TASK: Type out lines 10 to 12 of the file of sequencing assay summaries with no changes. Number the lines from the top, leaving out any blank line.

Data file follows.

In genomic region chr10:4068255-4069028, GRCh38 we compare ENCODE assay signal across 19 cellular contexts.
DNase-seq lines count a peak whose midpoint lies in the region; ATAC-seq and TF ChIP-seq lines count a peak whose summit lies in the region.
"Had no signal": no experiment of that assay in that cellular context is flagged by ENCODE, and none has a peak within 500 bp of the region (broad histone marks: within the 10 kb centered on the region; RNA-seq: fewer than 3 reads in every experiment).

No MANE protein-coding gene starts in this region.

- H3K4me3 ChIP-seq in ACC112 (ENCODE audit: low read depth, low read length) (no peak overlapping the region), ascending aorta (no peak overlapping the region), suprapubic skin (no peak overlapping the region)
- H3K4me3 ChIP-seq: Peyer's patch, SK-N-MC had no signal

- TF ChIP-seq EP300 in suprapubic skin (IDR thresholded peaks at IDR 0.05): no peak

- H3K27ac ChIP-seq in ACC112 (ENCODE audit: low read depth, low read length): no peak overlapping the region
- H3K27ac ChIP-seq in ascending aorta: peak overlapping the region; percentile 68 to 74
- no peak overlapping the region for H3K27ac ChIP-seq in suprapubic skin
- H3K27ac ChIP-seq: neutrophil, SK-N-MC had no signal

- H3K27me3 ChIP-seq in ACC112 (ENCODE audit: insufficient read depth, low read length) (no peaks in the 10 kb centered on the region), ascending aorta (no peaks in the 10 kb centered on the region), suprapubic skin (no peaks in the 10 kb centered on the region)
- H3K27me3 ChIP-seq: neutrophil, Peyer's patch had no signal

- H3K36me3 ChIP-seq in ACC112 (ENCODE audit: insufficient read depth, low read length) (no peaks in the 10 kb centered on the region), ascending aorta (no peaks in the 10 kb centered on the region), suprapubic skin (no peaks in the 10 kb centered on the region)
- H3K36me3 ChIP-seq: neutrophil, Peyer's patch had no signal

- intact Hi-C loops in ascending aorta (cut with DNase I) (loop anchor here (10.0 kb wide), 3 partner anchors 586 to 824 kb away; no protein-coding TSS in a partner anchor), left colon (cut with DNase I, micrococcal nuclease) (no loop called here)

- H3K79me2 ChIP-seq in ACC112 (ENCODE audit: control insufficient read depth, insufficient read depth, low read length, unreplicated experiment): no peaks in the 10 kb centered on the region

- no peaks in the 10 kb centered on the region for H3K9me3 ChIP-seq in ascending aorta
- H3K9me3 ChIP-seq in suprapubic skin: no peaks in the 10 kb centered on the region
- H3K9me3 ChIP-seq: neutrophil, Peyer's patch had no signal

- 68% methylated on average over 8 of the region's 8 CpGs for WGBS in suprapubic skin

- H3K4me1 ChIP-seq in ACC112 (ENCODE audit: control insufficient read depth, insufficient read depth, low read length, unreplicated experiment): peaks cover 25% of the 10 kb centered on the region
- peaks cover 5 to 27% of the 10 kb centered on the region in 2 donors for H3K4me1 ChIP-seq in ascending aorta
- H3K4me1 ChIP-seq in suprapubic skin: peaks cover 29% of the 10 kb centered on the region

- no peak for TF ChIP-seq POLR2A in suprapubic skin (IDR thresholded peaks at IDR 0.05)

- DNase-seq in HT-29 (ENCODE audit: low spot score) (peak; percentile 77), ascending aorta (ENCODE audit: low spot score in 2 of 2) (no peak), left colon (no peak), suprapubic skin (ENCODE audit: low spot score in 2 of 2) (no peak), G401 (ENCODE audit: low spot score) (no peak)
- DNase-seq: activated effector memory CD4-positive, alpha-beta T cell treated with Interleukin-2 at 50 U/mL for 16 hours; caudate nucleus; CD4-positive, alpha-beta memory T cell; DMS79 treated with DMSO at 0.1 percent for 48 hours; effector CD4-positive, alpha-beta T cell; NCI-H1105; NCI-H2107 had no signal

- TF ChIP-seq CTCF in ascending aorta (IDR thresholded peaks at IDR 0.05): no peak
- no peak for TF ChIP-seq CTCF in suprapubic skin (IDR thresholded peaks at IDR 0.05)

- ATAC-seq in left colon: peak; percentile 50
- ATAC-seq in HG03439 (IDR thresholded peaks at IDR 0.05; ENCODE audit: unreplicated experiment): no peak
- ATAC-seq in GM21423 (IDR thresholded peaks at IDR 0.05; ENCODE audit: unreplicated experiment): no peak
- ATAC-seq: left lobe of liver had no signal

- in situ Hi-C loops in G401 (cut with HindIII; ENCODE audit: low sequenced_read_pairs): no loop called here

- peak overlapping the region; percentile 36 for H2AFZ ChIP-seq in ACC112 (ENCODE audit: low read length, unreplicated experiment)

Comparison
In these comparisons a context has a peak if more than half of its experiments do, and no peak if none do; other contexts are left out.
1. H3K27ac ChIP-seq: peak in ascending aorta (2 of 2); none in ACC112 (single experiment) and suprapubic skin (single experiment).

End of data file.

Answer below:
- no peak overlapping the region for H3K27ac ChIP-seq in suprapubic skin
- H3K27ac ChIP-seq: neutrophil, SK-N-MC had no signal

- H3K27me3 ChIP-seq in ACC112 (ENCODE audit: insufficient read depth, low read length) (no peaks in the 10 kb centered on the region), ascending aorta (no peaks in the 10 kb centered on the region), suprapubic skin (no peaks in the 10 kb centered on the region)